I will evaluate your final report based on effort/motivation. and the reasons for exit. Student Names in the Header). and 12-point font size). Limit your written interview report to two pages (double-spaced. and developing logical hypotheses. Student Name in the Header). This is a group assignment. (5) Team Project (30%): You will be randomly selected to form a team of upto four (4) members to prepare for the following tasks: Interviewing an Entrepreneur (5%): Interview an entrepreneur and assess the venture he or she has started. Get a comprehensive understanding of the venture creation process and the role played by personal agency. and persuasiveness. 12-point Times New Roman font. In this interview. how he or she recognized an opportunity to pursue. double-spaced. Student Name in the Header). 12 point Times New Roman font. The presentation should include but not be limited to the following items: 1) Key literature and theoretical background of the research question 2) Key argument and hypotheses made in the paper 3) Key research methodology used in the present study 4) Key findings 5) Differences from and/or consistency with the materials covered in the related textbook chapter. the factors that enabled the entrepreneur to grow the venture. You will be randomly selected to form a different team of four (4) members to present to the class an assigned academic paper (15 min). Richard Chan – Entrepreneurial Finance 2011 Page 3 of 5 . (3) Research Idea (10%): Complete and submit a brief research idea paper by the end of the class. The business idea page should not exceed two pages (1-inch margins. information. Questions are based on the assigned textbook chapter and the supplementary material presented in the class lectures. double-spaced. analyze it. Business Idea Page (5%): Each team will submit a memo (up to 2 pages) introducing an business idea and how each member will contribute to the group effort. to include identifying a focal question. The mid-term and final exams consist of a set of objective questions (multiple-choice and true/false questions) and short-answer questions.Academic Paper Presentation (10%). I recommend that you record the interview then transcribe it. highlight the entrepreneur’s background. 1-inch margins on all sides. (4) Mid-term & Final Exams (30%). doublespaced. logic. Your task is to read the academic paper. and present your analyses to the class in a PowerPoint presentation. ALL team members should be actively involved in all processes. The person your team interviews must have started his or her own business. There will be no makeup exam without written permission from the instructor. or been part of the founding team. Business Plan Final report (10%): Each team will submit a final report (up to 6 pages. providing a brief literature review. The research idea page should not exceed one page (1-inch margins. Success or failure of the venture is not important. 12-point Times New Roman font. Additional research about the topic is not required.

In this spirit. Richard Chan – Entrepreneurial Finance 2011 Page 4 of 5 . Seen this way. Entrepreneurship is more than just having a great idea.Business Plan Team Presentation (10%): Each team will present and provide its analyses of the opportunity it has been investigating throughout the term and offer a decision regarding to the future viability of the opportunity (approx. It is ultimately about convincing others. you are urged to think creatively and engagingly about your presentation. how entrepreneurs present themselves and their product/service is critical to their success. 15 minutes for the presentation and 10 minutes for Q&A). that your venture is seeking a value-creating opportunity and that your product/service will add value to their lives. especially holders of critical resources.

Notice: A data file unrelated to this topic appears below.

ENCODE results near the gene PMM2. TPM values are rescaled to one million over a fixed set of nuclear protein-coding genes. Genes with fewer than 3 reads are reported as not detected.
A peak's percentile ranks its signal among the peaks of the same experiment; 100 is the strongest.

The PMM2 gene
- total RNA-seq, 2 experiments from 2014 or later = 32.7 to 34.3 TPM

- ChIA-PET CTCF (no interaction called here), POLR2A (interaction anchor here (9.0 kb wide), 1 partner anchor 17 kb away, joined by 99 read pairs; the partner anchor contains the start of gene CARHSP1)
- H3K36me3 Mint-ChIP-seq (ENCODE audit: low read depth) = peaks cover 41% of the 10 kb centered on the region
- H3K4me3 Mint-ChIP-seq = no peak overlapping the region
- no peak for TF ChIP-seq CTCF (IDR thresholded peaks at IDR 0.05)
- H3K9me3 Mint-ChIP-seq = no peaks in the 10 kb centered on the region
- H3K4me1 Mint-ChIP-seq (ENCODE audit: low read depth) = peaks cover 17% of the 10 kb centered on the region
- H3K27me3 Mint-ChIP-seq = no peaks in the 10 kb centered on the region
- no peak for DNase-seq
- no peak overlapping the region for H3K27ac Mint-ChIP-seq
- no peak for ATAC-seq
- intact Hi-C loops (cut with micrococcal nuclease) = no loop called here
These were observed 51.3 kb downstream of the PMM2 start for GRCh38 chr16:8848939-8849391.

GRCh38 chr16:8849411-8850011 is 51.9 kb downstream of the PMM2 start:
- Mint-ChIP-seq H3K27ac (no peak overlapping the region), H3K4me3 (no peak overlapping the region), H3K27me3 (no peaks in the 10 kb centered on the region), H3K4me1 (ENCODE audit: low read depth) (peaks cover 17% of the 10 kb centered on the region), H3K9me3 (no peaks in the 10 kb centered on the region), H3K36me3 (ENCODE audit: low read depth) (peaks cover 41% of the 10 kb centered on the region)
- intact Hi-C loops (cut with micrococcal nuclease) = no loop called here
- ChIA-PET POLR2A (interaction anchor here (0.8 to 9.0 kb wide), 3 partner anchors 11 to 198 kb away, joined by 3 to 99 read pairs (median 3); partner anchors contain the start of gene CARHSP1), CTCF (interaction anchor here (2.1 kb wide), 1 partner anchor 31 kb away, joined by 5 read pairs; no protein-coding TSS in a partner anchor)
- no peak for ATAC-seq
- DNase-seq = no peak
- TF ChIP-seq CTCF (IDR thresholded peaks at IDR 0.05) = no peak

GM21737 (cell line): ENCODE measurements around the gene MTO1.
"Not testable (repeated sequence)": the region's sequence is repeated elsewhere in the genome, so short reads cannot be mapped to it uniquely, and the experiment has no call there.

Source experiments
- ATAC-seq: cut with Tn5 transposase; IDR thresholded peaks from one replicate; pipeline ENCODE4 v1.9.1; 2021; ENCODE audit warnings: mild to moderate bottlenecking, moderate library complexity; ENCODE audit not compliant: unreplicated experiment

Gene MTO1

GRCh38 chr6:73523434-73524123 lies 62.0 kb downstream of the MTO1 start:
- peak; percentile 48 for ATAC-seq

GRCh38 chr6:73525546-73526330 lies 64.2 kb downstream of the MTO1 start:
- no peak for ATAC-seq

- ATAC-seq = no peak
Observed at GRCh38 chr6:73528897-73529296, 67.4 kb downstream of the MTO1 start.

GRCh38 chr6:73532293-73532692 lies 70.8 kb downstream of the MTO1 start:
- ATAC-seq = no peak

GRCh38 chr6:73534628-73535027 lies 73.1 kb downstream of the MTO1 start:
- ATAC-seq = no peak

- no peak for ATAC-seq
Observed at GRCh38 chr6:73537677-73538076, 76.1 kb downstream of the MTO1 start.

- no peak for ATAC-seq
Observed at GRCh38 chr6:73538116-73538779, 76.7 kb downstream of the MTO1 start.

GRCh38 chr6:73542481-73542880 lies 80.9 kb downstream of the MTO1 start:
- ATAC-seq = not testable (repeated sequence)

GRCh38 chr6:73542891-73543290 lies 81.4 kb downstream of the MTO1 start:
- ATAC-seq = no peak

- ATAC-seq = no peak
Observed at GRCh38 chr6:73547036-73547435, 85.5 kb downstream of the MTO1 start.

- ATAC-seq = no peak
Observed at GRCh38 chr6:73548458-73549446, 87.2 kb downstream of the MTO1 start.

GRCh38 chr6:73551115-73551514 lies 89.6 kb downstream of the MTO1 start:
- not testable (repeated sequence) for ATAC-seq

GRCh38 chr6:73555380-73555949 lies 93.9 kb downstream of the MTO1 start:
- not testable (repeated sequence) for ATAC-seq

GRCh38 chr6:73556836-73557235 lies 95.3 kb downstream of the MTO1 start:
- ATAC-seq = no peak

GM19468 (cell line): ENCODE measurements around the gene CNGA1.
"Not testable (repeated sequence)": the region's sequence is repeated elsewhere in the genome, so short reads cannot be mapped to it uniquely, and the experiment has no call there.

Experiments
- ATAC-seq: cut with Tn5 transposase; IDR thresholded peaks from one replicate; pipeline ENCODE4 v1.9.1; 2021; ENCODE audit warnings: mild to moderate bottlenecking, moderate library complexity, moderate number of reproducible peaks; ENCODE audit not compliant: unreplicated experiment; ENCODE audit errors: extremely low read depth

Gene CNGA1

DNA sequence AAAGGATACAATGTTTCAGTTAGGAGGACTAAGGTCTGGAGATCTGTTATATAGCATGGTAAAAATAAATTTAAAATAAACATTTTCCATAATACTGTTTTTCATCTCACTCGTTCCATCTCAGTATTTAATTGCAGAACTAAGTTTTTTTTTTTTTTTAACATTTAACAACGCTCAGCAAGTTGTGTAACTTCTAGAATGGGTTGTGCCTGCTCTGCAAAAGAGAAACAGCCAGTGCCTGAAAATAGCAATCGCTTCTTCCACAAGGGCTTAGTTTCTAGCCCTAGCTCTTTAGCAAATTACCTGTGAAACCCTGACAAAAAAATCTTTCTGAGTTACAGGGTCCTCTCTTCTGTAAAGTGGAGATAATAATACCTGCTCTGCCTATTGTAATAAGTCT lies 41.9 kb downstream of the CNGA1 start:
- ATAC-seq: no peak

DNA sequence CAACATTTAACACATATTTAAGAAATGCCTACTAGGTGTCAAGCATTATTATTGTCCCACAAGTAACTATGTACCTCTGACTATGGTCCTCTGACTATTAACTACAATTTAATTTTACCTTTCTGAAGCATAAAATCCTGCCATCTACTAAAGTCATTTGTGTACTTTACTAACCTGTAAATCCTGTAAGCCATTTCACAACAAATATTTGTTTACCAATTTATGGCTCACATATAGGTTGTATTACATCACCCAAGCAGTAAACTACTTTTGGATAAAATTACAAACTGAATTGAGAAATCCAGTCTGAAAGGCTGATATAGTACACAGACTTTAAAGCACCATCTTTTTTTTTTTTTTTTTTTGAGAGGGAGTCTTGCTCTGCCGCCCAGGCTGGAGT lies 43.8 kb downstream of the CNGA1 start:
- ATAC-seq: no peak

versus Nurture Shane. in press. 2008 Writing a business Plan Chapter 4. 2000. Porter. Shepherd. Building a new venture team Teams Venture Financing. Agarwal and Tripsas. & Webb. 22). Dual Process Developing an effective business Chapter 6. Effectuation 2010. P. Firm Valuation Chapter 8. 2004.1 to p. 2008. Case III Chapter 9 TBA. Bhide. 1997. 1994. 1999. 2003. 1985. TBA No reading assigned Interviewing an Entrepreneur Business Idea Page Interview with an Entrepreneur 06/13 *M Venture Finance: Venture Investment Decision Making Guest Speaker: (TBA) 06/16 Th Business Plan Final Report Research Idea 06/20 M Business Plan Presentation 1 06/23 Th Business Plan Presentation 2 06/27 Final Exam: Location TBA Note: Schedule is subject to minor changes. 1996 model/Midterm review Midterm No reading assigned Assessing a new venture’s financial strength and visibility. HBS Note # 9-805019. generating ideas: Cognition. Case II Recognizing opportunities and Chapter 2. & Sapienza. Chapter 10. 1992. Hsu. Petty.. Case IV De Clercq. 05/05 Th 05/09 *M 05/12 M 05/16 Th 05/19 *Th 05/23 M 05/26 Th 05/30 M 06/02 Th 06/08 *M 06/09 Th Who can be an entrepreneur: Nature Ireland.Class Schedule Date Day Topic Overview of course and syllabus. & Barley. Brinckmann et al. Case I The Entrepreneurial Process: Chapter 1 (p. Sahlman. 2007. Team Formation Online Survey. Roberts.23 to p. TBD. 2001 Feasibility analysis Chapter 3. 2006. Zhao & Seibert. why study this course? Introduction to Entrepreneurship Assigned Readings To be read prior to the session Assignment Timeline 04/25 M 04/28 Th 05/04 *W Chapter 1 (p. *Academic Journals Richard Chan – Entrepreneurial Finance 2011 Page 5 of 5 . 2006. Drucker. Emotion. 27) Planning & Execution versus Bhide. Khaneman. Sarasvathy. & Venkataraman. Industry and Competitor Analysis Chapter 5. Gruber.